Erdogan and Gulen: Inevitable Clash?


Date posted: May 19, 2014

By Noha Khaled

Unlike classical Islamists, Gulen distanced himself from politics, and focused on grassroots social activism, most importantly education (Reuters)

It would not be an exaggeration if we stated that Turkey’s Justice and Development Party’s (AKP) reign in power is the most important political experiment in the post-Ottoman Muslim World. As well, the Turkish reformist “Hizmet” movement, with its successes and expansion locally and globally, can be said to be one of the most important civic movements in contemporary Muslim history.

Interestingly, these two wings were rising hand-in-hand in Turkey since 2002, despite having operated independently in the 1980s and 1990s. The harmony between a political party, operating through the Turkish state’s centralized top-bottom apparatus, and a social grassroots movement, operating within Turkey’s diverse social landscape, was quite unique given the long history of state-oppression experienced by social movements in modern Turkey. It was this harmony that created the “New Turkey,” whose presence was felt throughout the world, from education to foreign policy.

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In the past few years, however, the AKP-Hizmet harmony was starting to get disrupted, until last December when their differences became outspoken and transformed into a clear-cut political conflict.

So what went wrong? Is Erdogan becoming autocratic due to lack of serious political rivals, as his critics say? Or is the Hizmet movement expanding within the Turkish state and undermining the AKP government?

Roots of AKP and Hizmet

Hizmet is a horizontal social movement; it shares with all civic movements their disdain towards a strong centralized authority. The preferable model for it is the Ottoman model, where the central state is weak, while the rest is left to a strong society

Turkey’s AKP and Hizmet are rooted, like many of their counterparts in the Muslim world, in the Muslim social and political movements that emerged as a response to either colonialism or authoritarian secularism in the late 19th and early 20th centuries.

The AKP is a direct descendant of Erbakan’s clearly Islamic Fazilet and Refah parties (FP, RP) and their short lived political experiment which was brought to an end by the soft military coup in 1997. The Hizmet, on the other hand, emerged as a result of a collection of social initiatives that were inspired by Fethullah Gulen, Turkey’s then most famous preacher in the 1970s and 1980s.

The AKP’s rise started with its election in 2002, leading to ten years of an economic boom and political liberalization and democratization that marginalized the army, decentralized the Turkish state, and put the AKP at the center of Turkey’s state institutions, being its ultimate ruler without any clear alternative from the opposition.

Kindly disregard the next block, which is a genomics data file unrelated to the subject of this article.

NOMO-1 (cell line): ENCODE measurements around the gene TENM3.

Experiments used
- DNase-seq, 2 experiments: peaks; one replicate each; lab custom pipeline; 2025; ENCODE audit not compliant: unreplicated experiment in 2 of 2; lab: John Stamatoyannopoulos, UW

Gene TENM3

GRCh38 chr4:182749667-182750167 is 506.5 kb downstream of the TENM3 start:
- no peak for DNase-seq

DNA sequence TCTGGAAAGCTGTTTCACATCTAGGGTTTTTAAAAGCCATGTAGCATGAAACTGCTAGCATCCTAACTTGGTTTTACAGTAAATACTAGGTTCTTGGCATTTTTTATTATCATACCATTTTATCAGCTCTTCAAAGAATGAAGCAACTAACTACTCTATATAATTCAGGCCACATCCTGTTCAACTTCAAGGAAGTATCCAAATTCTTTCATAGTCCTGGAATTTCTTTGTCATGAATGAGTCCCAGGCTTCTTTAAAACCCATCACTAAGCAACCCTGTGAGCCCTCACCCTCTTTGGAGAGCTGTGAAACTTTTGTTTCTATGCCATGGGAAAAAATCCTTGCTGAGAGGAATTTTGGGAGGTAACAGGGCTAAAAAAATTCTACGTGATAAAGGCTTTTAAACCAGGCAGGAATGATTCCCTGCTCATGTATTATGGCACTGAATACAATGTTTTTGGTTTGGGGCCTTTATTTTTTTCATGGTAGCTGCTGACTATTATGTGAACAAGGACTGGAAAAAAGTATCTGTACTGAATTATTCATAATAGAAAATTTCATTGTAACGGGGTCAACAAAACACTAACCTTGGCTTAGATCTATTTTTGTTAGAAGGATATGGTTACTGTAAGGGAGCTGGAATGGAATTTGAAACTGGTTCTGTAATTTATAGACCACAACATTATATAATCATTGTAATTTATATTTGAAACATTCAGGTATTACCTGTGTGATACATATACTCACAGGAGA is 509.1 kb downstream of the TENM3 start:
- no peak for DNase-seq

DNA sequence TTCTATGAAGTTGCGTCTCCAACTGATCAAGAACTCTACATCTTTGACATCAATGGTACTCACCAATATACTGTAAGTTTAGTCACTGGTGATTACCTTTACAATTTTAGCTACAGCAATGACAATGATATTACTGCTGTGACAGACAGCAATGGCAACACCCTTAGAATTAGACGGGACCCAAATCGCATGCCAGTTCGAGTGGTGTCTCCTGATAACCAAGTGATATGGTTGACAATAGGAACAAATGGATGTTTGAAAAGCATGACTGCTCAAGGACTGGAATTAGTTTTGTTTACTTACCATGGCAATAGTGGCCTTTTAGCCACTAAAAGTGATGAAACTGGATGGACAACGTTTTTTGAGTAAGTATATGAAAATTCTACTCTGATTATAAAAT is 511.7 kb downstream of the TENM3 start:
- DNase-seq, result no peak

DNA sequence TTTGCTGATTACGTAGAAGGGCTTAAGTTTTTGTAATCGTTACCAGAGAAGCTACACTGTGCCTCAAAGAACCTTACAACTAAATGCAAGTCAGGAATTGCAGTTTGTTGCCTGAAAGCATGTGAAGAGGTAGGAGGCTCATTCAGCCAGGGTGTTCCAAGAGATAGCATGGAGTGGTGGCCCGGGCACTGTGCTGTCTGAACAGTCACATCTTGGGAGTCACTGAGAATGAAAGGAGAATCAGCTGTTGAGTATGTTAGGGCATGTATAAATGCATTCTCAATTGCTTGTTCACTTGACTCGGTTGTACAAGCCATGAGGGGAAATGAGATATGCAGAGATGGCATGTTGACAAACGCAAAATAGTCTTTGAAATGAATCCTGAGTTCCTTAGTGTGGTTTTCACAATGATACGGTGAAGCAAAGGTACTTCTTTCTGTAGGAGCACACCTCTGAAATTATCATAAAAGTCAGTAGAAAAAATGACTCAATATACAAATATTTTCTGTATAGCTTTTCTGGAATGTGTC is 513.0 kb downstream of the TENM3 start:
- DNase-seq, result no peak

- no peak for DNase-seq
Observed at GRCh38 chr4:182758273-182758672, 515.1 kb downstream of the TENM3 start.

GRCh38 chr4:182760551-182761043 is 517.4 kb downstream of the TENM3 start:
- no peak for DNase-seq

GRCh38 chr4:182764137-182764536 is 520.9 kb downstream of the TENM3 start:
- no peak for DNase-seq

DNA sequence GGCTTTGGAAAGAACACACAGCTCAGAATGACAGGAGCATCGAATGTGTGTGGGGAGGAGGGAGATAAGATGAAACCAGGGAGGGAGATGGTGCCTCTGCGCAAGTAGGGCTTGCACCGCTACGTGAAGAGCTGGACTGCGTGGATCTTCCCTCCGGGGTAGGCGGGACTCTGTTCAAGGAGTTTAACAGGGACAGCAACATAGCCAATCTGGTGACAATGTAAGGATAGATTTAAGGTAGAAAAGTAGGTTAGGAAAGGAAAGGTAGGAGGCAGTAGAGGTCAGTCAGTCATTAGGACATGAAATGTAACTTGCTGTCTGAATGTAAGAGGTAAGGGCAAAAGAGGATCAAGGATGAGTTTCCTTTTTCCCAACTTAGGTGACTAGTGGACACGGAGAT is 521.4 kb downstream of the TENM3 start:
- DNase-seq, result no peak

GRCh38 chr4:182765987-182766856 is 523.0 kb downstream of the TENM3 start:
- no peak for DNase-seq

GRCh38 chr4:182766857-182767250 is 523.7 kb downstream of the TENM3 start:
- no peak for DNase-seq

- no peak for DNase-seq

Hizmet, however, expanded much earlier, with its golden age in the 1990s, which witnessed the establishment of schools, hospitals, a news agency, newspapers, TV channels, and a bank, in addition to schools in more than 50 countries worldwide, especially the ex-soviet Turkic countries of Central Asia and the Balkans.

Unlike Turkey’s classical Islamic activists, Gulen always distanced himself from politics, and like Said Nursi, his main source of inspiration, his message was focused on grassroots social activism, most importantly an education combining both Islam and modern science. Hizmet’s main goal was social: raising a new “golden” generation fusing moderate Muslim and Modern ethics to become the backbone of Turkey’s society and bureaucracy and its messengers to the world. The AKP’s main goal was political — like most classical Islamic movements: to reach the top of the political pyramid, changing the state as much as possible to reflect the culture of the majority, while offering good political and economic governance.

There were thus clear differences between the structure and mode of operation of both of them from the beginning, but they went unnoticed by many due to the harmony they established for ten years, and the common enemy they had in Turkey’s secular elite. Once the old secular elite became weak enough to pose any danger for any of them, it was natural that those differences start to surface.

The Party and the Movement

The focus these days is on the differences between AKP and Hizmet on certain policies, especially sensitive topics like the Kurdish Question, the relations with Israel, and the Syrian revolution. However, the main source of dispute between AKP and Hizmet is much deeper than mere short-term policies, it has a lot to do with the long-term shaping of the “New Turkey.”

Hizmet is a horizontal social movement; it shares with all the civic social movements their disdain towards a strong authority and a centralized state. The preferable model for it is the Ottoman model, where the center is weak, carrying out the least amount of responsibility inevitable for a state to carry out, like defense and foreign policy, while the rest is left to a strong society. Beside this, the movement enjoys a powerful network of judiciary and police members, media, and business that allow it to wield a lot of lobbying power.